Classical and New Music Culture in Taiwan
As a composer, I consider myself lucky to have had the opportunity to live in and personally get to know many different musical cultures and communities. Eight years ago I met two people who have given me a personal connection to the broader new music community in Asia. I have now been living in Taiwan since last August, teaching composition and music technology at National Chiao Tung University.
While it’s relatively easy to find English language articles about new music ensembles, new commissions, or festivals that take place nearly anywhere in the West, I rarely ever find any information about such activities happening in Asia. This disparity in coverage is somewhat unnerving to me considering that the combined population of China, South Korea, Japan, Hong Kong, and Taiwan (over 600 million) is about double that of the USA (~318 million) and nearly the same size as Europe (~750 million). I am certain that the lack of coverage is partially the result of language barriers and socio-economic issues, as well as political complications between various Asian and Western countries, but there clearly must be a lot of fantastic new music from Asia that we just don’t hear about in the West.
As a composer, I consider myself lucky to have had the opportunity to live in and personally get to know many different musical cultures and communities. I mostly grew up in and did my undergraduate studies in Tucson, Arizona, where I got to know a smaller and mostly academic-centered new music community that largely focused on new American music and earlier 20th-century music. When I did my master’s degree, I moved to Montréal, a vibrant and diverse new music community that largely programs and focuses on music from Europe and Canada. I’ve also had contrasting experiences when doing my doctorate at the University of California, San Diego, and when I moved to Miami in 2011 to teach at Florida International University. Through these experiences, I’ve come to understand that the only real way to get to know a music culture is to actually interact with and become part of that culture’s community.
Following this, I feel very fortunate that eight years ago I met two people who have given me a personal connection to the broader new music community in Asia. One of these is my mentor, the Cambodian-American composer Chinary Ung, who has many connections to Asian composers both abroad and in the USA. The other person is my wife Jen Chen-Hui (任真慧), a young and very talented Taiwanese composer who didn’t live outside of Taiwan until she began her doctoral studies in San Diego.
In 2009, I began to regularly travel to Taiwan with Chen-Hui and now usually spend my entire summers there. During these trips, we attend multiple new music concerts and often meet her former teachers and many of her performer and conductor friends. While making these connections, I’ve developed a strong interest in both traditional and contemporary Asian music. Wanting to learn more about Asian music, I applied for and won a Fulbright Taiwan Senior Scholar grant for the 2015-16 academic year. I have now been living in Taiwan since last August, teaching composition and music technology at National Chiao Tung University.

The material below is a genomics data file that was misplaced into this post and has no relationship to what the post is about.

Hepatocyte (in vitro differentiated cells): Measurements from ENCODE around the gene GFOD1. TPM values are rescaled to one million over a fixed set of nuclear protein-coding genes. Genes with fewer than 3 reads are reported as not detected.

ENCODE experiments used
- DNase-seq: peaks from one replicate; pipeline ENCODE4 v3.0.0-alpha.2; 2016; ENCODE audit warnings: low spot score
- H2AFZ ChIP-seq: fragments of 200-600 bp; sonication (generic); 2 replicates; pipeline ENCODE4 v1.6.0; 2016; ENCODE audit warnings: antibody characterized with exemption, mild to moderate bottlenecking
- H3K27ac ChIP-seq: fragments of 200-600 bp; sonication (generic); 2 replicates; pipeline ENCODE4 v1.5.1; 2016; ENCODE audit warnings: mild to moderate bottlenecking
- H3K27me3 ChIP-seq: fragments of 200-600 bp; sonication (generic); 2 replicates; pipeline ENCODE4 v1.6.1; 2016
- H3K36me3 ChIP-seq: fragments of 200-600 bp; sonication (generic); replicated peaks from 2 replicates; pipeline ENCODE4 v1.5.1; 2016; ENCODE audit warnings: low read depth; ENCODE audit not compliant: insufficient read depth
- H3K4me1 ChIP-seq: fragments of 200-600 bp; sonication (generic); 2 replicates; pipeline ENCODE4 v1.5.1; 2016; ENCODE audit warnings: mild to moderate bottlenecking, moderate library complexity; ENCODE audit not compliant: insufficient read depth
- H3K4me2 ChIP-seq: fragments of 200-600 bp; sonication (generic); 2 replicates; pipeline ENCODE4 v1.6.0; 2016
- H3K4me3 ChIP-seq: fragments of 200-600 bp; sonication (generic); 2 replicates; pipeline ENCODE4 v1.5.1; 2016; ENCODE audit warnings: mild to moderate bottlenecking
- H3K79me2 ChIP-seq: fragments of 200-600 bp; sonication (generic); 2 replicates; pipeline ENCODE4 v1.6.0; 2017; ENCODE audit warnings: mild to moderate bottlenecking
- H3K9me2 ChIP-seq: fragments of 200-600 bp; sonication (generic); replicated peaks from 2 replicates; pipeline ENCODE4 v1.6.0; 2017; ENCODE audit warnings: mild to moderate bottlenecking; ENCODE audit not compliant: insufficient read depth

Over the years, I’ve realized that many people don’t know that much about Taiwan. Despite its contentious status with China—which considers Taiwan a rogue province and has repeatedly prevented the UN from recognizing it as separate country—Taiwan has a completely autonomous government and most Taiwanese people I’ve met will tell you that they consider Taiwan a country. Taiwan is very small, with only about 23 million people and a geographic size similar to the state of Maryland. Despite this, Taiwan is also one of the world’s largest economies. When it comes to music, if you consider the population, Taiwan also produces an exceedingly large number of highly talented classical musicians who live and perform all over the world. As a personal example, nearly all of my wife’s classmates from throughout her schooling later went abroad to the USA or Europe to study and most of them have remained abroad as professional musicians. I’m often surprised that Chen-Hui seems to know a former classmate living in every large American city we visit. In addition to moving abroad, many Taiwanese musicians also return after their studies to live in Taiwan and, as a result, the skill level of Taiwanese performers and composers is very high.